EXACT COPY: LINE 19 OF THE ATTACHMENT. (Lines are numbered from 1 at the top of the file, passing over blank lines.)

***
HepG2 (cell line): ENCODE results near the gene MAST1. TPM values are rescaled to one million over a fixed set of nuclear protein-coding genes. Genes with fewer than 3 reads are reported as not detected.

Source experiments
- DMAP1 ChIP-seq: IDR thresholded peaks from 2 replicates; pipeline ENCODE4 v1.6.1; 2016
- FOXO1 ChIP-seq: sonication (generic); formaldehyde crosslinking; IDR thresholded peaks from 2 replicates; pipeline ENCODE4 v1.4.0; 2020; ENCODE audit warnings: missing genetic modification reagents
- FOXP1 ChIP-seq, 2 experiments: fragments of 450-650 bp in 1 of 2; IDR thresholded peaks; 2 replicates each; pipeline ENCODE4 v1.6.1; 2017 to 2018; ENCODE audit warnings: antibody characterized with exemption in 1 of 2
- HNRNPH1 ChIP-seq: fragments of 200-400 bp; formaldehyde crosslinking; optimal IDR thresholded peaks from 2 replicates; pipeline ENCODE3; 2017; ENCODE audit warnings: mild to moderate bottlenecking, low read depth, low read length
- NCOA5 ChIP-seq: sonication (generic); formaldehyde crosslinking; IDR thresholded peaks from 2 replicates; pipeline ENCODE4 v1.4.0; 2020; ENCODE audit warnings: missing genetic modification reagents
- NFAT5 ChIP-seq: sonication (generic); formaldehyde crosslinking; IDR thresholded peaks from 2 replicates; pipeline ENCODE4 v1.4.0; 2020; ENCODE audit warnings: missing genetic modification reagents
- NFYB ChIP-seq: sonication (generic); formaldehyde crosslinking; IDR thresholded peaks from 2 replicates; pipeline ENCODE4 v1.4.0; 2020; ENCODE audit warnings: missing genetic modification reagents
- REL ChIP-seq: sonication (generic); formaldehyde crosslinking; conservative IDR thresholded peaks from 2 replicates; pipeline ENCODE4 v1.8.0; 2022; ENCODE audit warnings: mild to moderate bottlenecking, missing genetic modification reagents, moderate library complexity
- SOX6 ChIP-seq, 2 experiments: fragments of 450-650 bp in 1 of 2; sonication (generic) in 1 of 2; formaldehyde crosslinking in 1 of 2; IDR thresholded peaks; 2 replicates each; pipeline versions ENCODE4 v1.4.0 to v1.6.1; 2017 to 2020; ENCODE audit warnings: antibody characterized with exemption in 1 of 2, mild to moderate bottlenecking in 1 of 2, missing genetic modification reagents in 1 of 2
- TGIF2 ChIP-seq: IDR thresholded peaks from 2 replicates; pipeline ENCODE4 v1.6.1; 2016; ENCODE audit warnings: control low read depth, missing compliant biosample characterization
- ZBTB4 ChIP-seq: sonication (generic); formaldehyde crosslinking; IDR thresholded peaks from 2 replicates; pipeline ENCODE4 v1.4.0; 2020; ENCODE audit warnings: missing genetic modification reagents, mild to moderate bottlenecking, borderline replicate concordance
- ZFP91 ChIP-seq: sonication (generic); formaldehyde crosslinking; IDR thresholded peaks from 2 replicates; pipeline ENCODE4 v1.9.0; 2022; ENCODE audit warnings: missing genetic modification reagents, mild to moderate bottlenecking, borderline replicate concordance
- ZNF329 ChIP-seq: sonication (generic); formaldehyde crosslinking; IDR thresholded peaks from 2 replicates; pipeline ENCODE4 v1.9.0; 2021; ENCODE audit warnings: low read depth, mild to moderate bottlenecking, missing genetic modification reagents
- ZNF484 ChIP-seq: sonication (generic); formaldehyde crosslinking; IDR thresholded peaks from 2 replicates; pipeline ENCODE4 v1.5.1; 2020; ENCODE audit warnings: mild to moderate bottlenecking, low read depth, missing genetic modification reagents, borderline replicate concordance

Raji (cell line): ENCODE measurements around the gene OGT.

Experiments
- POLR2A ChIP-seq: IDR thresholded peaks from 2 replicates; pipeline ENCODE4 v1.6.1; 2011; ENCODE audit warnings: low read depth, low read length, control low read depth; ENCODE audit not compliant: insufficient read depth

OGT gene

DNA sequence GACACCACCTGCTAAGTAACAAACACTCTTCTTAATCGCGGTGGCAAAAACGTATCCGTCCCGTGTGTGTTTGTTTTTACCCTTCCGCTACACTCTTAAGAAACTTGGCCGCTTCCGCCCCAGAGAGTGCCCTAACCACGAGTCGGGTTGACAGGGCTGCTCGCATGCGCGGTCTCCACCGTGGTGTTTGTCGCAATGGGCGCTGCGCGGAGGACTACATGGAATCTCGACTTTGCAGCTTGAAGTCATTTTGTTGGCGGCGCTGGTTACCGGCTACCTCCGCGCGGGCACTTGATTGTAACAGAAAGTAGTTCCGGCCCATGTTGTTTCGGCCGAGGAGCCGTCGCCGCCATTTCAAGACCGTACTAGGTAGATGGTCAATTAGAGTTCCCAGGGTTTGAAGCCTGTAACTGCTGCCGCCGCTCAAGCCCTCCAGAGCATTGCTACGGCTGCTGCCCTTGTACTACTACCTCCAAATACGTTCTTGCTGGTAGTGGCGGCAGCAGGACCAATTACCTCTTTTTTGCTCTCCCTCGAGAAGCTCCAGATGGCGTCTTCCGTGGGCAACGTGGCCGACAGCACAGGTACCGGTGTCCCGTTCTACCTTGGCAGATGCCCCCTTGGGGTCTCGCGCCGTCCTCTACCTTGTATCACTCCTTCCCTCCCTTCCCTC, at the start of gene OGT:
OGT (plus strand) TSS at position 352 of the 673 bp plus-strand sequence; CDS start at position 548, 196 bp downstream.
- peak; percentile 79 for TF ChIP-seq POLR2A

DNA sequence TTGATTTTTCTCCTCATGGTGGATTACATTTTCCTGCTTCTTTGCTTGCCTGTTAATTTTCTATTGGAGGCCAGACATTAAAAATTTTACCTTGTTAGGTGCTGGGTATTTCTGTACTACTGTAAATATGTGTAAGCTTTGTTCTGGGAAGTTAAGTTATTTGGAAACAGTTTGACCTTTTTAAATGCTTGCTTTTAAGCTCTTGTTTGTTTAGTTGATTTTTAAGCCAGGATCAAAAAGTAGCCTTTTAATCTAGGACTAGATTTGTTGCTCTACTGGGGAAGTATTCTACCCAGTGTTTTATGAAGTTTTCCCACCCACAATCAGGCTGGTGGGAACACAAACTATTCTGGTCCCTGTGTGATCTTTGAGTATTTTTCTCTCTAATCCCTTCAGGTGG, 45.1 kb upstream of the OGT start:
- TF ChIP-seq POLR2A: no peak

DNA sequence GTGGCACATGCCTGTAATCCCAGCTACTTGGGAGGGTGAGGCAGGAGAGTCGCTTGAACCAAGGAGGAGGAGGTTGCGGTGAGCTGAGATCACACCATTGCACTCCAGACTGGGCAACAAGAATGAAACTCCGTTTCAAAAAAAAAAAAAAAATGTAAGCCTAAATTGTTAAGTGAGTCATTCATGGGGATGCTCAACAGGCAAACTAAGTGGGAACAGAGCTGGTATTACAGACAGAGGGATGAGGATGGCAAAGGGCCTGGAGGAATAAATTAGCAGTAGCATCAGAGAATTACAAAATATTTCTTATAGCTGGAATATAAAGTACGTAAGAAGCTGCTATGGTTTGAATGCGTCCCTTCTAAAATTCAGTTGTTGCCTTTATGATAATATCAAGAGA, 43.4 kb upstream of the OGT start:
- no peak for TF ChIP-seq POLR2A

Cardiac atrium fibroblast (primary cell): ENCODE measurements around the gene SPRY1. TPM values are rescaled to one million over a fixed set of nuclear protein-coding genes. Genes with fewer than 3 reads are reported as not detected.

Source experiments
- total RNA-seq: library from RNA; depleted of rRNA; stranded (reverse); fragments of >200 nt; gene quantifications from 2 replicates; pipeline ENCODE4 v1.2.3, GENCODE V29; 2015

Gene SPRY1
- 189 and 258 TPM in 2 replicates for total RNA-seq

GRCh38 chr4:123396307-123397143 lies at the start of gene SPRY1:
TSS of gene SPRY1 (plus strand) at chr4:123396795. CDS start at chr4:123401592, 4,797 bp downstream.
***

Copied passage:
- POLR2A ChIP-seq: IDR thresholded peaks from 2 replicates; pipeline ENCODE4 v1.6.1; 2011; ENCODE audit warnings: low read depth, low read length, control low read depth; ENCODE audit not compliant: insufficient read depth